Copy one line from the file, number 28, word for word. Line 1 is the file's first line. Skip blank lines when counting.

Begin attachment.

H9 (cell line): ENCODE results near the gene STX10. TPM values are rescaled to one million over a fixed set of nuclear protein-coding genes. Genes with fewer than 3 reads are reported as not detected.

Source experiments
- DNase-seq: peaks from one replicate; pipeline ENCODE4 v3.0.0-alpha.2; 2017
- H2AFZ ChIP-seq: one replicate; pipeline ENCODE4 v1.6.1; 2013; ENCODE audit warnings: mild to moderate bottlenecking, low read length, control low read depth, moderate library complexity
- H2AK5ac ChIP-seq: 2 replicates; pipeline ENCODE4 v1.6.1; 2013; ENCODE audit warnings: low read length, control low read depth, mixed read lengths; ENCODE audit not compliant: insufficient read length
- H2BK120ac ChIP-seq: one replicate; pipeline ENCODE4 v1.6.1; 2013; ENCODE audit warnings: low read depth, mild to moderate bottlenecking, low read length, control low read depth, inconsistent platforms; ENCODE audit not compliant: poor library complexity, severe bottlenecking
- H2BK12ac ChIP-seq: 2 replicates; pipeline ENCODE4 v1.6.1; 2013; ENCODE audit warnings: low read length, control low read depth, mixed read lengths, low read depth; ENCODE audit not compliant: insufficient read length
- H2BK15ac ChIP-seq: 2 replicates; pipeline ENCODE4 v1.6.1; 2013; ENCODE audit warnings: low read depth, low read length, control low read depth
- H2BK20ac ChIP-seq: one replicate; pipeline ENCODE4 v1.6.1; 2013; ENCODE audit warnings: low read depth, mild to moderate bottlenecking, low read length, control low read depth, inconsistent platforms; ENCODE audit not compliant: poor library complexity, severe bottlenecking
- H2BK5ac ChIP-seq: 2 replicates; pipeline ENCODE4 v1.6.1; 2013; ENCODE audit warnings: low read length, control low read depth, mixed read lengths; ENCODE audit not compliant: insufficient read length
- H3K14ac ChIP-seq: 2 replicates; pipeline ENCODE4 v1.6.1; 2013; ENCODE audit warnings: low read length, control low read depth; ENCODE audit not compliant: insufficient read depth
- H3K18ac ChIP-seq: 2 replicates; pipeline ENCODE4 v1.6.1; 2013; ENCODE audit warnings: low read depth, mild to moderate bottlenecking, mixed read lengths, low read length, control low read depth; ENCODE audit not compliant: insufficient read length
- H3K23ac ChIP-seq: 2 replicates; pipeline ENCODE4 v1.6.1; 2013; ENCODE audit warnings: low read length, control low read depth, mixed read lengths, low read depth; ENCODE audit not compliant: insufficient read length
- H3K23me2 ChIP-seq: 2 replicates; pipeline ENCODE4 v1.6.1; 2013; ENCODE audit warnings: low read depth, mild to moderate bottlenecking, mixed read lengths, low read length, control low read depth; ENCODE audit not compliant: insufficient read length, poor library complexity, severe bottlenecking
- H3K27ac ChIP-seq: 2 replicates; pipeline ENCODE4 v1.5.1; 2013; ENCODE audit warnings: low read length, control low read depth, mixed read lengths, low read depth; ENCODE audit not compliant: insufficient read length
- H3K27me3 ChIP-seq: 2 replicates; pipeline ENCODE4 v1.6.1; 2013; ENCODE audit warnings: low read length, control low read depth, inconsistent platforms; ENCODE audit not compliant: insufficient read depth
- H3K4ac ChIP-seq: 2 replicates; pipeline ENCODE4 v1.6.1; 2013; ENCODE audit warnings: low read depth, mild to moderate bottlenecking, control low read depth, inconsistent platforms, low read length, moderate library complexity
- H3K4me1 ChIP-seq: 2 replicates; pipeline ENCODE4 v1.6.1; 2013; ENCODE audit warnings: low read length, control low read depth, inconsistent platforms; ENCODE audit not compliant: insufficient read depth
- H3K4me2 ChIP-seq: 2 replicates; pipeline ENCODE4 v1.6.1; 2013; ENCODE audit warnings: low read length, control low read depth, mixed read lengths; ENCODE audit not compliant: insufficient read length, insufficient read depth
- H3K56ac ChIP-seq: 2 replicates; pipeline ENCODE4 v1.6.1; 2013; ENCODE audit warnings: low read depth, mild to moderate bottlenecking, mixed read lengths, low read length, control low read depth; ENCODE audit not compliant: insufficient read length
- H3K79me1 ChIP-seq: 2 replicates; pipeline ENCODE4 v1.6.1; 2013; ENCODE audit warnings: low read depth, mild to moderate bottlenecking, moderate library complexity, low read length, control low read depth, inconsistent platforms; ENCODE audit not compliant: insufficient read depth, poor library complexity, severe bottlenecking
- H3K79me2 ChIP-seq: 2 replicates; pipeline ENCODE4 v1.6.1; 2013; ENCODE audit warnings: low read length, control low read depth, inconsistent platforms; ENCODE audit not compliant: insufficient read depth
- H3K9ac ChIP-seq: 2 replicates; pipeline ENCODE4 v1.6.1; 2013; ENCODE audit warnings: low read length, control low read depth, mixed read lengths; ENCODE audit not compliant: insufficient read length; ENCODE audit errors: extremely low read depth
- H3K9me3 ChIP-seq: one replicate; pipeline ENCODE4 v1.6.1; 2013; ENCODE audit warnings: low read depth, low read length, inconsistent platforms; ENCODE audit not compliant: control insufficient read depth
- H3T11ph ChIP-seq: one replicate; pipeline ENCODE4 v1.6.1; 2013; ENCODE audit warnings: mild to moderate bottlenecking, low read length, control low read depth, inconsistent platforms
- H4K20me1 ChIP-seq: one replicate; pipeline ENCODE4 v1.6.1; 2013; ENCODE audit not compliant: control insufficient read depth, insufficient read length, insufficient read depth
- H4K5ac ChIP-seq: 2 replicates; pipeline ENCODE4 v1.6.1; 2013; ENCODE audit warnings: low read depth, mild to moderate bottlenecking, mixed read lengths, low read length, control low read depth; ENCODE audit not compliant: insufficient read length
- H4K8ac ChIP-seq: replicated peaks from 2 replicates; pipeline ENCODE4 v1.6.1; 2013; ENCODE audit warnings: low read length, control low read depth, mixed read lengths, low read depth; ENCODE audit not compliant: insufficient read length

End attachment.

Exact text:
- H4K8ac ChIP-seq: replicated peaks from 2 replicates; pipeline ENCODE4 v1.6.1; 2013; ENCODE audit warnings: low read length, control low read depth, mixed read lengths, low read depth; ENCODE audit not compliant: insufficient read length